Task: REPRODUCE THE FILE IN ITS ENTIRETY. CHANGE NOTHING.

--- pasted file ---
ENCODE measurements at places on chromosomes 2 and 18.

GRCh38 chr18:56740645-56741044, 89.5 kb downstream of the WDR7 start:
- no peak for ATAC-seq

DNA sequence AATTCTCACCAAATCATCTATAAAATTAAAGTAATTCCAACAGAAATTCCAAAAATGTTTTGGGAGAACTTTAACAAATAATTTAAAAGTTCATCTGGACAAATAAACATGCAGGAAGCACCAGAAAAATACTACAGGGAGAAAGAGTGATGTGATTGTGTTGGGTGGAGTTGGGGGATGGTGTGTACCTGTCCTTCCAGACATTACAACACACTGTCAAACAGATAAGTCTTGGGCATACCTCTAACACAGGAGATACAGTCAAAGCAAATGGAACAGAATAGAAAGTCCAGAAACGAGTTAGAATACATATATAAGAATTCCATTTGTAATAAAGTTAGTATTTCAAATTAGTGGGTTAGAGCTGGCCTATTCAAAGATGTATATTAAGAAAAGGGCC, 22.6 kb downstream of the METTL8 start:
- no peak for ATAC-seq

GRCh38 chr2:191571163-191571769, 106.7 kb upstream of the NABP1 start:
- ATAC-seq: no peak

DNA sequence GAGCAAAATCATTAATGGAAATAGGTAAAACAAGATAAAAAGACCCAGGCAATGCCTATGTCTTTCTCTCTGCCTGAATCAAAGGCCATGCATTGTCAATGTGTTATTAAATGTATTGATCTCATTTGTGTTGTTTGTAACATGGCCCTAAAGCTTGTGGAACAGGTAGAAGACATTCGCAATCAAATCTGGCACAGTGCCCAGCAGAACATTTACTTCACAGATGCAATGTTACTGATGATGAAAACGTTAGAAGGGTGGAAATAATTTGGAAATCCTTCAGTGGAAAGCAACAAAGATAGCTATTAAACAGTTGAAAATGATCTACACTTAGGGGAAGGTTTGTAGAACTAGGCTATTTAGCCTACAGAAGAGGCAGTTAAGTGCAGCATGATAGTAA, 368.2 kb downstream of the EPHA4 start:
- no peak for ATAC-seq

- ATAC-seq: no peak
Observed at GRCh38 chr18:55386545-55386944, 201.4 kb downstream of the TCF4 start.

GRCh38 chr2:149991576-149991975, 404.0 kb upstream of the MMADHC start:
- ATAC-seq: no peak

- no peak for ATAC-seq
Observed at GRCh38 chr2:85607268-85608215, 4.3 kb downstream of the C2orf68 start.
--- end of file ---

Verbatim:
ENCODE measurements at places on chromosomes 2 and 18.

GRCh38 chr18:56740645-56741044, 89.5 kb downstream of the WDR7 start:
- no peak for ATAC-seq

DNA sequence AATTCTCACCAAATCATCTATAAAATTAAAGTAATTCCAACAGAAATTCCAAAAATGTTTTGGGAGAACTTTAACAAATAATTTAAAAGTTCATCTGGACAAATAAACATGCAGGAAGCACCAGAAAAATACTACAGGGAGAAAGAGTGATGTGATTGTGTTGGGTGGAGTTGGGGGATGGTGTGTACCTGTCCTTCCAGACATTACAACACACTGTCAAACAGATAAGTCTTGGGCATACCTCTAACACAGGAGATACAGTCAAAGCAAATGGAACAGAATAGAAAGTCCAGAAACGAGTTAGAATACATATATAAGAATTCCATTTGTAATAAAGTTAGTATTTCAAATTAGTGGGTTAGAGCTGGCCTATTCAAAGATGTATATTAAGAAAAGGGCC, 22.6 kb downstream of the METTL8 start:
- no peak for ATAC-seq

GRCh38 chr2:191571163-191571769, 106.7 kb upstream of the NABP1 start:
- ATAC-seq: no peak

DNA sequence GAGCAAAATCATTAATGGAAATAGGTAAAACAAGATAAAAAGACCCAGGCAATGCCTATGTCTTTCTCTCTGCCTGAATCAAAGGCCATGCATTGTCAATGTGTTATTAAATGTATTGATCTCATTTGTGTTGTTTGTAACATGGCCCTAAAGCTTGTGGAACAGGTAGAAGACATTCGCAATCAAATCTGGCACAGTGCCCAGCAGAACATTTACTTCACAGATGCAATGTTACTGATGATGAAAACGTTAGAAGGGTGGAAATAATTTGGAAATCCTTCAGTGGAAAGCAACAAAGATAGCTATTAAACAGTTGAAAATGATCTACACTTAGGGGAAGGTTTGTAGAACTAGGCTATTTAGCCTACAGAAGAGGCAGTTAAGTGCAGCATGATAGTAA, 368.2 kb downstream of the EPHA4 start:
- no peak for ATAC-seq

- ATAC-seq: no peak
Observed at GRCh38 chr18:55386545-55386944, 201.4 kb downstream of the TCF4 start.

GRCh38 chr2:149991576-149991975, 404.0 kb upstream of the MMADHC start:
- ATAC-seq: no peak

- no peak for ATAC-seq
Observed at GRCh38 chr2:85607268-85608215, 4.3 kb downstream of the C2orf68 start.